25hours excels in their attention-to-detail, particularly when it comes to sustainability. Where luxury meets home comforts, everything from essential toiletries from eco-brand STOP THE WATER WHILE USING ME!, to artwork crafted from reclaimed materials makes this space a climate-conscious traveller’s dream. It’s both romantic and eccentric without being gaudy, decked out with interirors inspired by Alex Toledano’s Portraits of the Gare du Nord (conveniently placed in the room for guests to enjoy).
Rain showers, a safe, minibar, UE Boom Bluetooth speaker and a breath-taking view of the Gare du Nord as well as Montmartre and Sacré Coeur from charming Juliet balconies are what make this hotel feel exceptionally special.
By night, the hotel’s resident restaurant NENI is a home to Middle-Eastern culinary delights. By day, a delicious array of classic Parisian pastries and continental delights to streaky bacon and fluffy pancakes are presented in a self-serve style buffet for guests to enjoy breakfast.
To book your stay, visit booking.com
Where to eat in Paris Parisians are spoilt for choice when it comes to eateries across the city, though few match the impressively minimal carbon footprint of Cojean, the first fast-food restaurant to achieve B-Corp status. I was fortunate enough to try many of the delights on Cojean’s colourful menu, from comforting pesto chicken and buttery golden mash to an antioxidant-rich ‘Yogi bowl’ and their must-try super green smoothies.
Call me dull, but I’m always on the hunt for fresh fruit and greenery on a holiday that is usually dictated by carbs and cocktails. Cojean was the perfect middleground, with richly indulgent options balanced by fruit-laden desserts and leafy green salads. The ideal pit stop for a day of sightseeing in Paris.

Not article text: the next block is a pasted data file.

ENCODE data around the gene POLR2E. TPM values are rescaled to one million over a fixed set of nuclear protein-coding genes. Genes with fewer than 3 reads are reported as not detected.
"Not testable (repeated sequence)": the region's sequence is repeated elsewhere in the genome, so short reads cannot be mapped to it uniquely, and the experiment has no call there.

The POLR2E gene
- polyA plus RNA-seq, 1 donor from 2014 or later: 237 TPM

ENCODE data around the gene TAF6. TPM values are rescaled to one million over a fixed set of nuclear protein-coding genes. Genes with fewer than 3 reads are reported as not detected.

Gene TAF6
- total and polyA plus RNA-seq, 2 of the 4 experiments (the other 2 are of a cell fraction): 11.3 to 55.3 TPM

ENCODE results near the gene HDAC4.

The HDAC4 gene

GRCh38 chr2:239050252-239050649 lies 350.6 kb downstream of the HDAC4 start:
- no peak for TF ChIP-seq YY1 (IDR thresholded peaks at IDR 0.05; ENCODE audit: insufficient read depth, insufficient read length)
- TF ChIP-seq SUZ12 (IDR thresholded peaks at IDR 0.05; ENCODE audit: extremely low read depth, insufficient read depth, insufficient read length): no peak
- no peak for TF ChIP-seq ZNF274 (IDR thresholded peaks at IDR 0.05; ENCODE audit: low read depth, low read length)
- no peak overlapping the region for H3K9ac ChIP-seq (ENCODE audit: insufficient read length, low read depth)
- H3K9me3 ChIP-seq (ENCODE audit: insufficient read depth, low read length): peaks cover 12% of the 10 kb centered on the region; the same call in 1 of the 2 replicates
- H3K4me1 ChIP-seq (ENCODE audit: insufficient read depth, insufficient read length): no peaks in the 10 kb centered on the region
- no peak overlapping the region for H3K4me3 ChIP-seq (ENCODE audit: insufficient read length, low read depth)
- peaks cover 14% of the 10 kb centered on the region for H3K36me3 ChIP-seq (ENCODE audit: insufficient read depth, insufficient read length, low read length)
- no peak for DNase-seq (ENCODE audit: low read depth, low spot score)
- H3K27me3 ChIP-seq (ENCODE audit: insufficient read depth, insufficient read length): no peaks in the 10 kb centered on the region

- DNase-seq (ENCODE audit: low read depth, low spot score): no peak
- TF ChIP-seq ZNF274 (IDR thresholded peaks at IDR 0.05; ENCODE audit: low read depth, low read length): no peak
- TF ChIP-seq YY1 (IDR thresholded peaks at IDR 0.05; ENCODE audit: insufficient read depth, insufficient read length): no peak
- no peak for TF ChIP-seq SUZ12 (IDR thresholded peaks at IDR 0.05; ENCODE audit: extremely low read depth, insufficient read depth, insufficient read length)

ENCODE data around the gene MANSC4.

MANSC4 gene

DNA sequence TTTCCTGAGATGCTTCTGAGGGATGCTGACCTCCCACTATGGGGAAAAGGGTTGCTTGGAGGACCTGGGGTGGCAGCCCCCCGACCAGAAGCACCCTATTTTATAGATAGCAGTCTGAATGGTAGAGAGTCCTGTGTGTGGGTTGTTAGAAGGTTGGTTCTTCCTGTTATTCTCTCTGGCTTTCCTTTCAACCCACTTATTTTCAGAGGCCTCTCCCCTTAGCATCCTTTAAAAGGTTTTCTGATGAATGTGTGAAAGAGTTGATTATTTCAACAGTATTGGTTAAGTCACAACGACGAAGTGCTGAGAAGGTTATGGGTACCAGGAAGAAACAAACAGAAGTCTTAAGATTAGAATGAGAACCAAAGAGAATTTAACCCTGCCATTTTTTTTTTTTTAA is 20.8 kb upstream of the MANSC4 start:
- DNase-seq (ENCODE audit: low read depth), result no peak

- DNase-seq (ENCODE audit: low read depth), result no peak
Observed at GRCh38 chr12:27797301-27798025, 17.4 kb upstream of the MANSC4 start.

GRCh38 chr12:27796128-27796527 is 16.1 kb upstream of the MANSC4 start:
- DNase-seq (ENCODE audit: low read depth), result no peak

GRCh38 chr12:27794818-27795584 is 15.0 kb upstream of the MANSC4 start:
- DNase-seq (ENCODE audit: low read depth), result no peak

Perfect for a grab-n-go lunch for the traveller with a packed itinerary, Cojean’s deliciously fresh toasted sandwiches and pre-made nourish bowls make for the ultimate foodie experience on a budget.
With sustainability rooted in their ethos, profits from Cojean also go directly to charitable foundation, ‘Nourrir, Aimer, Donner’, which aims to fight poverty and to contribute to the sustainable development of the poorest communities worldwide.
Things to do in Paris Vintage shopping There’s something about thrifting that delivers the ultimate satisfaction to a sustainable city breaker. Check out Celia Darling Vintage for charming fits sure to get you snapped in a Parisian street style blog, or head to Le Marais for an eclectic mix of vintage boutiques and specialist thrift stores to uplevel your sustainable style.
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E-bike tour Cycling is one of the best ways to see a city, and Paris is laden with electric bike hire hubs and accessible cycle routes that meander through every bucket list tourist spot. Between now and 2026, Paris will gain 180 kilometers (112 miles) of new permanent segregated bike lanes – so there’s never been a better time to get on your bike!
Green riverboat tour on the Seine Avoid the queues and pickpockets around the iconic Eiffel Tower, and instead enjoy the incredible architecture from the water on Seine riverboat cruise. Green River cruises offer electric-powered boats, which save up to 7000 litres of gasoline each year.